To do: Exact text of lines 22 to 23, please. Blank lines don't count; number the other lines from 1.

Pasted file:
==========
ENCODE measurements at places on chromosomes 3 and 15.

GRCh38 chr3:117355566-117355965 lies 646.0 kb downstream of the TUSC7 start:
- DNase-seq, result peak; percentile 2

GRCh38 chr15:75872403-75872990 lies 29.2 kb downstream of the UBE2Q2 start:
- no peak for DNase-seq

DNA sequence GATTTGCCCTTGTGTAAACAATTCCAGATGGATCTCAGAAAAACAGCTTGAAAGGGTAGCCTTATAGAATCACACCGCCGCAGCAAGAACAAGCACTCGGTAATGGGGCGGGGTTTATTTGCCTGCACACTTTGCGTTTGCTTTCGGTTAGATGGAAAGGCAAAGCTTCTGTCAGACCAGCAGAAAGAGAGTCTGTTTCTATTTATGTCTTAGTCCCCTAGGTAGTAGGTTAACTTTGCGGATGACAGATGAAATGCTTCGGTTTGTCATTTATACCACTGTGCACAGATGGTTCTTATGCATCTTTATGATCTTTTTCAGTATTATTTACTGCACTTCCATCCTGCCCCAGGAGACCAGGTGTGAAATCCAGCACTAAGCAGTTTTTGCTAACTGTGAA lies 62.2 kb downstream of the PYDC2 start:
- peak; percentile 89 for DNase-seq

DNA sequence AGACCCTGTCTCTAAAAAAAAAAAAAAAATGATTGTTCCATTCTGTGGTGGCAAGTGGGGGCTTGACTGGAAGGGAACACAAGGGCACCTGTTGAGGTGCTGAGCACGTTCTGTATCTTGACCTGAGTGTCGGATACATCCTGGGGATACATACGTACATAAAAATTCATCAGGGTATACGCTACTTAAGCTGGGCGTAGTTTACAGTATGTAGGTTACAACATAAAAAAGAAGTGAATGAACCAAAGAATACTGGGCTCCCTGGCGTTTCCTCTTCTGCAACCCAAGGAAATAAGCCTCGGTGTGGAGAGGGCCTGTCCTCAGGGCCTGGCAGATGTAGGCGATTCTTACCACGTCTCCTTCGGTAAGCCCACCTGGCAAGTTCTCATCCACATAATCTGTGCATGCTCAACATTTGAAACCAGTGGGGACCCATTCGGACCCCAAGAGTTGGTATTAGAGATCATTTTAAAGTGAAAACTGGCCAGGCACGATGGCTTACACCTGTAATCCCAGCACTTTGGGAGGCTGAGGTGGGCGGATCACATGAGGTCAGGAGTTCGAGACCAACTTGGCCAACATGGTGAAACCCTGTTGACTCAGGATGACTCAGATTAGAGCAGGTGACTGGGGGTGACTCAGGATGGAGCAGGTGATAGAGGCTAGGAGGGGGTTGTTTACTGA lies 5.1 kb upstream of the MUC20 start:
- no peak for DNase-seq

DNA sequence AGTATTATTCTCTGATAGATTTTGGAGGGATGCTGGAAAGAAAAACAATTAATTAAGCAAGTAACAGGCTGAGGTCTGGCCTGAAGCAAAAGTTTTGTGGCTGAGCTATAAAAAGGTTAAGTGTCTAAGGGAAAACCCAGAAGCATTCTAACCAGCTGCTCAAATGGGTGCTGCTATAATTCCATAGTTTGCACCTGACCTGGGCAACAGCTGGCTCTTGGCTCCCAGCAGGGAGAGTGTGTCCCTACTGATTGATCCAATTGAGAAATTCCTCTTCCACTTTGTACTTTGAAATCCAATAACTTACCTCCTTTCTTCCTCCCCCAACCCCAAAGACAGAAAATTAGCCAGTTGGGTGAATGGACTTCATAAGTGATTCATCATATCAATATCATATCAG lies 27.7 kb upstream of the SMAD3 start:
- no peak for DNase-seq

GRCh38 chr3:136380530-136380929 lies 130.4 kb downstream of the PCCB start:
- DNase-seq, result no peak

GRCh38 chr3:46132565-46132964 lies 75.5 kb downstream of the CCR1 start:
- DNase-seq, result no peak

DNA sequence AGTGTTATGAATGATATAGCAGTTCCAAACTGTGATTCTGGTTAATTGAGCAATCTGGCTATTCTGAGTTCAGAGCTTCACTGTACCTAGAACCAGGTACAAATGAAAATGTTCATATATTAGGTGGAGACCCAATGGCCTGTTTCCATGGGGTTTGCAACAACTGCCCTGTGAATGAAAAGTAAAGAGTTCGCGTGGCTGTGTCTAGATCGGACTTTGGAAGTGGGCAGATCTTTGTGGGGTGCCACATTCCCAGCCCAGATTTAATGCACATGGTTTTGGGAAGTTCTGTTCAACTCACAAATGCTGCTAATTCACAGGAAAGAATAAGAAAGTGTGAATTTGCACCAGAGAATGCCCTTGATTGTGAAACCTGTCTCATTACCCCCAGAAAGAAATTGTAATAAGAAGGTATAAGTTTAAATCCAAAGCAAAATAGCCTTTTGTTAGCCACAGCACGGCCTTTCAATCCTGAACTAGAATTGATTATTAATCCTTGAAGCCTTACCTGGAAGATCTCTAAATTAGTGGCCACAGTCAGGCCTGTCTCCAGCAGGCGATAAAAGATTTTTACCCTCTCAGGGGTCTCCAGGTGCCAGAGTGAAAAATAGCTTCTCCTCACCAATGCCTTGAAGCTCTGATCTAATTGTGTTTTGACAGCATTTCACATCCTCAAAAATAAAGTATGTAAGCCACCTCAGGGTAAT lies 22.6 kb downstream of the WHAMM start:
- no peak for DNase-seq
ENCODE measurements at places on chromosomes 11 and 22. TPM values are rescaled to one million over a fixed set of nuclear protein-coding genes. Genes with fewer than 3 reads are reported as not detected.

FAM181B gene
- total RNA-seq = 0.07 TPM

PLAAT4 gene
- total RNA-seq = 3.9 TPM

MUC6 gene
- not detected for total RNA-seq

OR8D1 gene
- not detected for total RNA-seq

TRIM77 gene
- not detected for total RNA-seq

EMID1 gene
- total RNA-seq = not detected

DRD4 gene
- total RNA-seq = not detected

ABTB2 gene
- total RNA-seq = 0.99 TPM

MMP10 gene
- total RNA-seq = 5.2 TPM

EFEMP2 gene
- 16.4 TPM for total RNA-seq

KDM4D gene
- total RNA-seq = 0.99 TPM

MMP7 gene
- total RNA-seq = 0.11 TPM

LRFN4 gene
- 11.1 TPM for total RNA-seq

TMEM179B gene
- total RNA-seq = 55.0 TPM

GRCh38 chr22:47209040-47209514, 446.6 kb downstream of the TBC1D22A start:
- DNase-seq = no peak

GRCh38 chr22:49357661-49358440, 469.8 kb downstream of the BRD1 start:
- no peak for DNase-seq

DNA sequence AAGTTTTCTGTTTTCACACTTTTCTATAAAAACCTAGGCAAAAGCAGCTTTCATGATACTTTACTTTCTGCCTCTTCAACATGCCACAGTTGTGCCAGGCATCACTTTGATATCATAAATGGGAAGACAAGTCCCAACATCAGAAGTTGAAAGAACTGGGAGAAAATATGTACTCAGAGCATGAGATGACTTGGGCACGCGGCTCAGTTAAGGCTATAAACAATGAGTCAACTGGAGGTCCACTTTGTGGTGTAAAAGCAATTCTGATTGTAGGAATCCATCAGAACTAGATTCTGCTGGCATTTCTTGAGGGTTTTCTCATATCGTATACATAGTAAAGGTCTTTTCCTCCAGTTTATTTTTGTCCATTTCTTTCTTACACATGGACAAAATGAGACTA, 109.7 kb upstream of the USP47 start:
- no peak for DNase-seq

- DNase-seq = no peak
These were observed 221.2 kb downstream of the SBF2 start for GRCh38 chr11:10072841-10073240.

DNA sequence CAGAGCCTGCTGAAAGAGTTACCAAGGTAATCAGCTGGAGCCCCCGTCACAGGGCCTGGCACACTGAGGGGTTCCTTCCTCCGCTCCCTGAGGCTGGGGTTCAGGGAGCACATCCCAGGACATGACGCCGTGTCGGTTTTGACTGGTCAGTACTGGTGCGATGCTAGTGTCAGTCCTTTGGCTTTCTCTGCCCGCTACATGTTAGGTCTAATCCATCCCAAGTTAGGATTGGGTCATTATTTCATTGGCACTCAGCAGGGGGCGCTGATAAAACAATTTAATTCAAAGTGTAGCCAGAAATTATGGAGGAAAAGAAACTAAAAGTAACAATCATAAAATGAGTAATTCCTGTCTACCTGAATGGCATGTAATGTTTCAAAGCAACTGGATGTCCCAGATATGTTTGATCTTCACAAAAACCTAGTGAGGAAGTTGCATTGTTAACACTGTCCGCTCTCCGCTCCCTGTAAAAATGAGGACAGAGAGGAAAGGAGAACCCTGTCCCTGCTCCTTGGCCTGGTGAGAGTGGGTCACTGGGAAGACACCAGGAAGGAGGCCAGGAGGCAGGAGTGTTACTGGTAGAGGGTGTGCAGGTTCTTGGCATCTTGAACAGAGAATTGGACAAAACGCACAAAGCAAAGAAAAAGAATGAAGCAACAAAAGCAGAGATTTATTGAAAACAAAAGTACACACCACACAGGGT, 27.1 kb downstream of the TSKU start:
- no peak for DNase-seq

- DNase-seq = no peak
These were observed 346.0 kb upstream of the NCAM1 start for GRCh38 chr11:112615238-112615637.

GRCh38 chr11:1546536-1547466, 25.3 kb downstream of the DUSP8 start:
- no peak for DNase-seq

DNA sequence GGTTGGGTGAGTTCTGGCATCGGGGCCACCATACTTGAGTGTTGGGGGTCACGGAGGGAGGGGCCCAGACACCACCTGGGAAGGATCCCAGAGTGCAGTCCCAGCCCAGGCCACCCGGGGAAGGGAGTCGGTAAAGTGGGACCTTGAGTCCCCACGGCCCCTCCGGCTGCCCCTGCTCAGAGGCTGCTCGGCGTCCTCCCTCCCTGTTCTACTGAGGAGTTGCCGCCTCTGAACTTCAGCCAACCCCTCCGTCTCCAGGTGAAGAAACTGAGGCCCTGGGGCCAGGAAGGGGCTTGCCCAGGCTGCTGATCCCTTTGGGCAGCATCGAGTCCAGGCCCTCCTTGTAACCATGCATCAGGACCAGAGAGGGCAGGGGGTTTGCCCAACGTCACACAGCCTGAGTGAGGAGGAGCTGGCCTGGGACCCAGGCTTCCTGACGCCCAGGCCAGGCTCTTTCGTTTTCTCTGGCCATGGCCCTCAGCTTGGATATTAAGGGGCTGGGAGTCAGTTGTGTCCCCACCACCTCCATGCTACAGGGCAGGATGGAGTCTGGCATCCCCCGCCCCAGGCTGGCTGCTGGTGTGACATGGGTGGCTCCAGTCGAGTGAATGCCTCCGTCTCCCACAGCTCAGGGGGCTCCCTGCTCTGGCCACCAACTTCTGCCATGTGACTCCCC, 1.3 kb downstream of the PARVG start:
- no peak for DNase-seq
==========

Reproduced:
- total RNA-seq = 3.9 TPM

MUC6 gene